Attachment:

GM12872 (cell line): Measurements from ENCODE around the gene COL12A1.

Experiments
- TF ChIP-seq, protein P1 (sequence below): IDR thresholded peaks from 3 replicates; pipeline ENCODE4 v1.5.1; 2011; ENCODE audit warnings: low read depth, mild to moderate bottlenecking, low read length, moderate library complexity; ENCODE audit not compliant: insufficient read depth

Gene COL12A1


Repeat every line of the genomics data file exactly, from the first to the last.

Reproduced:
GM12872 (cell line): Measurements from ENCODE around the gene COL12A1.

Experiments
- TF ChIP-seq, protein P1 (sequence below): IDR thresholded peaks from 3 replicates; pipeline ENCODE4 v1.5.1; 2011; ENCODE audit warnings: low read depth, mild to moderate bottlenecking, low read length, moderate library complexity; ENCODE audit not compliant: insufficient read depth

Gene COL12A1